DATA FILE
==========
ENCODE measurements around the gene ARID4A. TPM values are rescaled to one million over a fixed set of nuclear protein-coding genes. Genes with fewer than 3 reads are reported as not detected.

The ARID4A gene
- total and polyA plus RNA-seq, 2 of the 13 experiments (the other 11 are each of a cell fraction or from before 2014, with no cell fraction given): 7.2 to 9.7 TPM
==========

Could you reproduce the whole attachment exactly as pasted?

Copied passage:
ENCODE measurements around the gene ARID4A. TPM values are rescaled to one million over a fixed set of nuclear protein-coding genes. Genes with fewer than 3 reads are reported as not detected.

The ARID4A gene
- total and polyA plus RNA-seq, 2 of the 13 experiments (the other 11 are each of a cell fraction or from before 2014, with no cell fraction given): 7.2 to 9.7 TPM